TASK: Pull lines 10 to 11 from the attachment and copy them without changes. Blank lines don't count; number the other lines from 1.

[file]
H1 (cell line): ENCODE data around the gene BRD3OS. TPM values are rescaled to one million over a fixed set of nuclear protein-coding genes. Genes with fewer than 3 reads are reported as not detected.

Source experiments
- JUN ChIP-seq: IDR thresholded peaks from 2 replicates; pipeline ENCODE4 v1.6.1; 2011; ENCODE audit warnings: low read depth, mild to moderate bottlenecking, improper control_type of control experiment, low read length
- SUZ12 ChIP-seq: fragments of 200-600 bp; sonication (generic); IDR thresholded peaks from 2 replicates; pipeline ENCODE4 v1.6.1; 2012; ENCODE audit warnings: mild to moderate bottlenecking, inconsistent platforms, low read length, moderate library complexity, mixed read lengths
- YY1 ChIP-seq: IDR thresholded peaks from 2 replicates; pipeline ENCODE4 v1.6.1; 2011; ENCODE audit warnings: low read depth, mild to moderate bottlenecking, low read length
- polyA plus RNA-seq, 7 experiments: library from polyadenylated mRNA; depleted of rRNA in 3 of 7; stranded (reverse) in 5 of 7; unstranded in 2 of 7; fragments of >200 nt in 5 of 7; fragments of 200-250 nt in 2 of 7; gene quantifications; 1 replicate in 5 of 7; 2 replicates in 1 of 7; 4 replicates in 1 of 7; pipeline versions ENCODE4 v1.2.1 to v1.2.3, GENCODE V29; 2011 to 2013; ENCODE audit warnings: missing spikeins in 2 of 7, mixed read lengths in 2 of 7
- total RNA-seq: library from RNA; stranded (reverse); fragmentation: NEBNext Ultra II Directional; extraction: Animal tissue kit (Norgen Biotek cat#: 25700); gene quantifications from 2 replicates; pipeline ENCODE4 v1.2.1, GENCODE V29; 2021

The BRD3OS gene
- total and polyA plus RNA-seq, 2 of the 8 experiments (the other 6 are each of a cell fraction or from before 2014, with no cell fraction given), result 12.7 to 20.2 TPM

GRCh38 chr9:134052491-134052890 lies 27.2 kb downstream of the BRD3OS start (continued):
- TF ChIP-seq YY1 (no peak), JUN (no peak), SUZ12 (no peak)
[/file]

GRCh38 chr9:134052491-134052890 lies 27.2 kb downstream of the BRD3OS start (continued):
- TF ChIP-seq YY1 (no peak), JUN (no peak), SUZ12 (no peak)